Withholding the dignity of a woman, a bench of three-Judge Bench of Supreme Court held that women have right to reject or love someone under Article 21 of Indian Constitution. This observation was made in the case of Pawan Kumar v. State of Himachal Pradesh, 2017 , where a man was sentenced to 7 years by the Himachal Pradesh High Court for teasing and compelling a girl to take extreme step of committing suicide. The court not only dismissed the appeal but also observed that “in a civilised society, male chauvinism has no room and this egoism must succumb to law. The obnoxious act of eve-teasing affected justice and the rights of a woman. It has to be kept in mind that she has a right to life and entitled to love according to her choice and this legal right should be recognized in the society. It has to be socially respected. No one can force a woman to love without her choice. She has the absolute right to reject”.

Relaxation of the six months cooling off period in Divorce cases

In Amardeep Singh vs Harveen Kaur, the Supreme Court held that the period of six months is not mandatory for divorce with mutual consent. Section 13B(2) of Hindu Marriage Act, 1955 stipulates to wait for a minimum period of six months in order to get a decree of divorce in the case of parties who are seeking divorce with mutual consent. The court while analyzing the section said that the provision is to save parties from a hurried decision and to give time to consider their divorce application. However, if parties are not willing to cohabit for six months and both of them are mutually asking for divorce then the period of six months can be waived and parties are not further obliged to wait for a period of six months.

A Bench comprising Justices A.K. Goel and U.U. Lalit held that:

“We are of the view that the period mentioned in Section 13B (2) is not mandatory but directory; it will be open to the court to exercise its discretion in the facts and circumstances of each case where there is no possibility of parties resuming cohabitation and there are chances of alternative rehabilitation”.

Directions To Prevent Misuse of Section 498A of the Indian Penal Code

In another landmark Judgement, in the case of Rajesh Sharma & Ors. v. State of U.P., the apex court provided guidelines to prevent misuse of Section 498A of Indian Penal Code, 1860. The purpose behind  inserting the section 498A in IPC was to save women from domestic violence. But in the recent years, the country saw gross violation of this section and therefore the apex court has to come up with some guidelines in order to stop misuse of the Section 498A of Indian Penal Code.

A two-Judge Bench comprising of Justices AK Goel and UU Lalit, observed that “Section 498A was inserted in the statute with the laudable object of punishing cruelty at the hands of husband or his relatives against a wife particularly when such cruelty had potential to result in suicide or murder of a woman. But not to abuse it.” Read directions in the Judgement_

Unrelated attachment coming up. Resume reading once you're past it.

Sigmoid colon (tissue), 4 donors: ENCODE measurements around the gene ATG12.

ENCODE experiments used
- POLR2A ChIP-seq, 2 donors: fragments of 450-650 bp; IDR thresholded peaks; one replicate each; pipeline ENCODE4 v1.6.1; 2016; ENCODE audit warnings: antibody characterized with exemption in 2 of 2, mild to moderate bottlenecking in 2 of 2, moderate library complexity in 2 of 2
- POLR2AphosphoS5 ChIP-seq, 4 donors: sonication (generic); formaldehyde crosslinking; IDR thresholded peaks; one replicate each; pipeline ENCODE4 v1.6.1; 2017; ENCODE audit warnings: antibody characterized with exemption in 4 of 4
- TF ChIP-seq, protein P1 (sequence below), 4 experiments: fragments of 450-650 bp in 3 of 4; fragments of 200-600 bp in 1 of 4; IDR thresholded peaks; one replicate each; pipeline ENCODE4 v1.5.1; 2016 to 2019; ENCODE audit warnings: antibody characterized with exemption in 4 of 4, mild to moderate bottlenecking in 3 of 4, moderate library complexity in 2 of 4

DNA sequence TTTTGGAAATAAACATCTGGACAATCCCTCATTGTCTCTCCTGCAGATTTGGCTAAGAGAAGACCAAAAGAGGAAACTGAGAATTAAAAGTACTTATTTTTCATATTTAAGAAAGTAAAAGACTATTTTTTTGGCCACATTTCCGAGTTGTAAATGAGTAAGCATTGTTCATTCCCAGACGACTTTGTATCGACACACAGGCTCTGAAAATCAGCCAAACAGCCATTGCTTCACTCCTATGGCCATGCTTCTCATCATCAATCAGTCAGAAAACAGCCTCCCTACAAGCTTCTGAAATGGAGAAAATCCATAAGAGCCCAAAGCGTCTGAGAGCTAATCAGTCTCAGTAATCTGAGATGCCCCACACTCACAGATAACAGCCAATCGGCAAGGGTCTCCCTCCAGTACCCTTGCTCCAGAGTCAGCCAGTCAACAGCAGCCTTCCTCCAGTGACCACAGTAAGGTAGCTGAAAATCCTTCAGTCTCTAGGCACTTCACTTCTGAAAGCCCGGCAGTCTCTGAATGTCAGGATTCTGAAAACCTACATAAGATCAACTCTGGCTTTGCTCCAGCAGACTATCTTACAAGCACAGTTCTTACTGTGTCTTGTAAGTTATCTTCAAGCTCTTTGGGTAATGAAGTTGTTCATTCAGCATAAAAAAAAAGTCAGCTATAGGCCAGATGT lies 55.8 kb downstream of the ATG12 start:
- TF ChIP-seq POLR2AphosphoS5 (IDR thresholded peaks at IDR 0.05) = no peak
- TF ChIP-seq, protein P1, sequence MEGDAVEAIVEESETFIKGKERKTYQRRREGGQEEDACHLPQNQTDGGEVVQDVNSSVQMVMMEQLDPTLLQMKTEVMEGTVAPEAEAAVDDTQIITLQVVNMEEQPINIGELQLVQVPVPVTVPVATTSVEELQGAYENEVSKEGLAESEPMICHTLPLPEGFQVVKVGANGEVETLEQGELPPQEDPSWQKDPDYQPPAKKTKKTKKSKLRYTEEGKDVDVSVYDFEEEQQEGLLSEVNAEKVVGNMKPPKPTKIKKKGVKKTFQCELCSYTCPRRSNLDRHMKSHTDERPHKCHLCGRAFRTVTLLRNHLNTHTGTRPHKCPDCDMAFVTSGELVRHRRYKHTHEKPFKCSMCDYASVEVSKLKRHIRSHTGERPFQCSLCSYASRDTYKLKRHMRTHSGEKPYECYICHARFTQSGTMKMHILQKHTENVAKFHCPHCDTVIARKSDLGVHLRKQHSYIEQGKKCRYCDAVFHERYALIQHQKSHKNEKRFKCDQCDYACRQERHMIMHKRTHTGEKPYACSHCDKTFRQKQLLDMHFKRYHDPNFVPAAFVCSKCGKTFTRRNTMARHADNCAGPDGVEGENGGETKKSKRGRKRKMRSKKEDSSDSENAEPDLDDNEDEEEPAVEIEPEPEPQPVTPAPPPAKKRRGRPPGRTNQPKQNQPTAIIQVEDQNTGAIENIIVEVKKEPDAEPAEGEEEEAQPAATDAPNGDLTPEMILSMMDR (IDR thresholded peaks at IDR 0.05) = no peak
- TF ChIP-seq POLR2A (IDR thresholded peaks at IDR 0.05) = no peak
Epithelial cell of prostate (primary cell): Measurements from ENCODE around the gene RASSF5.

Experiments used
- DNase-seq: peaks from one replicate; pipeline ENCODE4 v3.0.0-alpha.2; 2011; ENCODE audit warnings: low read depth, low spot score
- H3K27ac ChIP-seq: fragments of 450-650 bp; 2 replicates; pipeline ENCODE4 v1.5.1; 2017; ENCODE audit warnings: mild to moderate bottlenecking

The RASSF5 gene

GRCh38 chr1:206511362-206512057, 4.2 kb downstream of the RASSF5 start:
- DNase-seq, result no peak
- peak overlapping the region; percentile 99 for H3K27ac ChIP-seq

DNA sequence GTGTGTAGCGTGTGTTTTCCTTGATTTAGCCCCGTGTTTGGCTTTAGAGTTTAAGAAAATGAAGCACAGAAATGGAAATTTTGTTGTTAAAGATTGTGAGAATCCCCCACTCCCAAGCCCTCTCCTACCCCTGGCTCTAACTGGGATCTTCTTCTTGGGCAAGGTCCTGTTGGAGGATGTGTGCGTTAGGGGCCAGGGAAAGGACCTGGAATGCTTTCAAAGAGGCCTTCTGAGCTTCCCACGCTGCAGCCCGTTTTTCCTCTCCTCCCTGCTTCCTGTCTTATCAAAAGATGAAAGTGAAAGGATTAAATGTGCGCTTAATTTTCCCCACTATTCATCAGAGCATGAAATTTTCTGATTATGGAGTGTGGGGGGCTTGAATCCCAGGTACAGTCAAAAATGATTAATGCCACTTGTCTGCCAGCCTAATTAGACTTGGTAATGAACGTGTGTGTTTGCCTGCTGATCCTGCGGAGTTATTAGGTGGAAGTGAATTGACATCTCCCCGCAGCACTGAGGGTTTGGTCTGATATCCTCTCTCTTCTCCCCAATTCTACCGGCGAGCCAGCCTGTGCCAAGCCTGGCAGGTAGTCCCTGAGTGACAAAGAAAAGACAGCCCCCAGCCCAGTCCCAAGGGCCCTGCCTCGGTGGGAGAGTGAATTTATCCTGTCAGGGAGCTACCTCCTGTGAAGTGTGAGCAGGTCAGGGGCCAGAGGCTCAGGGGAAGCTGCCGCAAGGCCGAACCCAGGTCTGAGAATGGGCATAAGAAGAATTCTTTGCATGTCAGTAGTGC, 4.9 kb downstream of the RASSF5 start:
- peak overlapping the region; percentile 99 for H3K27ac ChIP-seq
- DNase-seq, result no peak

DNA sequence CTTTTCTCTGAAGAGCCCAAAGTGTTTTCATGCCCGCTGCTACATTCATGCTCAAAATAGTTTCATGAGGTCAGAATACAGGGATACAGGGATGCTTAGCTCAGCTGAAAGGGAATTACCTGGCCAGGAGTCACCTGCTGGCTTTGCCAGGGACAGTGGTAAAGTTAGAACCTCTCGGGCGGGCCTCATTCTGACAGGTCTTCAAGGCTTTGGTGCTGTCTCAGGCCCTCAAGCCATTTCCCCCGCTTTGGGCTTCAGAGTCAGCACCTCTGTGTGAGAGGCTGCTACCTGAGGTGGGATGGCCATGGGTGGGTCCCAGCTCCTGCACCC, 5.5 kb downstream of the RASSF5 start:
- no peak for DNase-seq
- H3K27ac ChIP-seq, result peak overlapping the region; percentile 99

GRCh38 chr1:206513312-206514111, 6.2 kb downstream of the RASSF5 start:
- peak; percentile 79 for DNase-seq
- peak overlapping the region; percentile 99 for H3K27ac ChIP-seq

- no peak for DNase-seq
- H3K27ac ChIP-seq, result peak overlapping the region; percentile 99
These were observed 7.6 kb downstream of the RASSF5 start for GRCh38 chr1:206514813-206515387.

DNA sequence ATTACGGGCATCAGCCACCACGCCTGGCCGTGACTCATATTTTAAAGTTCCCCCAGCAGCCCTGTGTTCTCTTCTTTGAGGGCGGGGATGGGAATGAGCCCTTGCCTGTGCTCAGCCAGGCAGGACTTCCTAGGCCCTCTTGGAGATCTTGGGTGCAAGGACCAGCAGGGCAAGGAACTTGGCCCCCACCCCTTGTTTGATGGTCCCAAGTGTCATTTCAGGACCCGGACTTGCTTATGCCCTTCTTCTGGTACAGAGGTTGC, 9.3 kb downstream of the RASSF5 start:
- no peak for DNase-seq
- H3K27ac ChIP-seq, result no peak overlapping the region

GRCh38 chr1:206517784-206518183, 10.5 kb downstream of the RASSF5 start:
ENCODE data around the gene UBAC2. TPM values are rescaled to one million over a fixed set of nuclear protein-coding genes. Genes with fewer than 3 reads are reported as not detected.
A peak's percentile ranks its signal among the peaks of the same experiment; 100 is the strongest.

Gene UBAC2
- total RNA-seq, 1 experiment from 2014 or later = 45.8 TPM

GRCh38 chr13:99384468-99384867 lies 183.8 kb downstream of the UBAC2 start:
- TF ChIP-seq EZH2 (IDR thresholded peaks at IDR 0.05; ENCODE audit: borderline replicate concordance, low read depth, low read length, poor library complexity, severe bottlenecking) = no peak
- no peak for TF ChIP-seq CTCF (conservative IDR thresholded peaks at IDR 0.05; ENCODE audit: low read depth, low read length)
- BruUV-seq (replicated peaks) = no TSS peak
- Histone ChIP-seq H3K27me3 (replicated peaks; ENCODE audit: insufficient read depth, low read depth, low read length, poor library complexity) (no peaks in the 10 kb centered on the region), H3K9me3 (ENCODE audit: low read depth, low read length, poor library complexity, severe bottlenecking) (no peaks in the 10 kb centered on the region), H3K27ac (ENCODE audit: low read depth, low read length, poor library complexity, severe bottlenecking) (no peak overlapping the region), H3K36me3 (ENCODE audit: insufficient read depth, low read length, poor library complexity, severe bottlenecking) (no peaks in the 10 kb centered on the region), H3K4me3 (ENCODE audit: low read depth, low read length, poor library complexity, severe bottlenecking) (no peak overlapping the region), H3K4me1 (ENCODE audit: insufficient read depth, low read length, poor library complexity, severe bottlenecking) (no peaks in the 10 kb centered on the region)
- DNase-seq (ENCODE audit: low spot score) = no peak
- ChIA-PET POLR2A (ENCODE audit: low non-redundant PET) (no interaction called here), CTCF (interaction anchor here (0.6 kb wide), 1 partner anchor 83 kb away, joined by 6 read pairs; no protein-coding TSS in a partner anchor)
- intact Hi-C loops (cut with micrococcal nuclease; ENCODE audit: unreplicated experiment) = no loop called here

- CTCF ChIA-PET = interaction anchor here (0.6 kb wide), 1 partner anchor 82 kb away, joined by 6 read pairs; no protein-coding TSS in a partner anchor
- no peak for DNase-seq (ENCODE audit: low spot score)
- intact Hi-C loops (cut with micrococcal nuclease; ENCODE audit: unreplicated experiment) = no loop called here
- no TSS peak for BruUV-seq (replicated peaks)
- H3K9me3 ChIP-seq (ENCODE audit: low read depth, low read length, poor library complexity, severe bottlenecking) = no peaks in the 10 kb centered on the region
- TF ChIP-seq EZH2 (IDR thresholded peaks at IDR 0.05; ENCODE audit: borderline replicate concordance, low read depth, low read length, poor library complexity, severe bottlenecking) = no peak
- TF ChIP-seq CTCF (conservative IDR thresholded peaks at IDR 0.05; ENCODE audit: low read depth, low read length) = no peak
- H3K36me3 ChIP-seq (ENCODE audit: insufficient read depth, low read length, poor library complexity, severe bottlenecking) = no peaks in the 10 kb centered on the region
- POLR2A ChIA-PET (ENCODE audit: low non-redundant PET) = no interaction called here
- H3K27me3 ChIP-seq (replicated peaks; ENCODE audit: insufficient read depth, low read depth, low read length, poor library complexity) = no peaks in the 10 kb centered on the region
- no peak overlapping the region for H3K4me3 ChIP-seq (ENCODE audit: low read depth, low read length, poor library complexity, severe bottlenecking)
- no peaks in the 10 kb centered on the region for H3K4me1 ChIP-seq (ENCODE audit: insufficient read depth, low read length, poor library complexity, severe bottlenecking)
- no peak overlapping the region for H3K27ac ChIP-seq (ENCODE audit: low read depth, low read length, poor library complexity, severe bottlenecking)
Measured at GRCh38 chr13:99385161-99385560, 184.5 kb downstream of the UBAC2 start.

WhatsApp Conversation Cannot Be Considered As a Document Under The Evidence Act, 1872

The Delhi High Court took a strict view in the case of National Lawyers Campaign for Judicial Transparency and Reforms & Ors. v. Union of India & Ors , wherein a petition was filed on the basis of information available on the WhatsApp, seeking to  issue a direction to the State of Arunachal Pradesh and its Police Officials to register an FIR based on allegations contained in the alleged suicide note of Arunachal Pradesh’s late Chief Minister, Kalikho Pul. The Court dismissing the petition, held that any available information on WhatsApp does not qualify as document under the Evidence Act, 1872. Thus Whatsapp conversation will not be considered as document under the Evidence Act, 1872.

Guidelines For Prison Reforms

A two-Judge Bench of the Supreme Court comprising Justices Madan Lokur and Dipak Gupta  issued directions on prison reforms while hearing a Writ Petition (Civil) NO.406/2013, IN Re- Inhuman Conditions In 1382 Prisons. The bench said that prisoners, like all human beings, deserve to be treated with dignity. In this case, the court considered the statistics provided by National Crime Records Bureau and National Human Rights Commission of suicides that occur in prisons and its increasing number. The court realized that there is a need to improve the conditions of prisons across the country. Further the court observed, “What is practiced in our prisons is the theory of retribution and deterrence and the ground situation emphasizes this, while our criminal justice system believes in reformation and rehabilitation and that is why handcuffing and solitary confinement.” Read the guidelines here

Guidelines To Reduce Road Accident

The Supreme Court issued guidelines in a writ petition S.Rajaseekaran vs Union Of India And Ors. to reduce the number of deaths that occur as a result of road accidents. The Bench noted that the number of deaths due to road accidents is over 100,000 in a year, which means almost one death every three minutes. The court also stated the compensation awarded for deaths and other motor accident claims crosses over hundreds of crores of rupees. Thus, the apex court provided some guidelines to reduce the number of road accidents. Read the guidelines here

Deadline To Make Public Services More Accessible For Visually Disabled People

In a significant judgement, the Supreme Court issued some important directives and set deadlines while disposing of a petition filed by a visually disabled Gurgaon resident Rajive Raturi in a civil writ petition no. 243 of 2005 seeking proper and adequate access for visually disabled persons to public places. The Bench comprising Justice A.K. and Justice Ashok Bhushan directed that 50% of all Government buildings of the national capital and all State capitals be made fully accessible by December, 2018.

Every Author Has a Fundamental Right To Speak Out Ideas Freely and Express Their Thoughts Adequately

Once again preserving the Article 19(1)a, the Bench of Chief Justice Dipak Misra, alongwith  Justices A M Khanwilkar and Dr.DY Chandrachud, dismissed a petition in the case of K.L.N.V. Veeranjaneyulu v. Union of India & Ors which asked for a ban on the book ‘Samajika Smugglurlu Komatollu’  written by Professor Kancha Ilaiah. Upholding the Author’s fundamental right to free speech, the Court held,  “Any request for banning a book of the present nature has to be strictly scrutinized because every author or writer has a fundamental right to speak out ideas freely and express thoughts adequately. Curtailment of an individual writer/author’s right to freedom of speech and expression should never be lightly viewed”.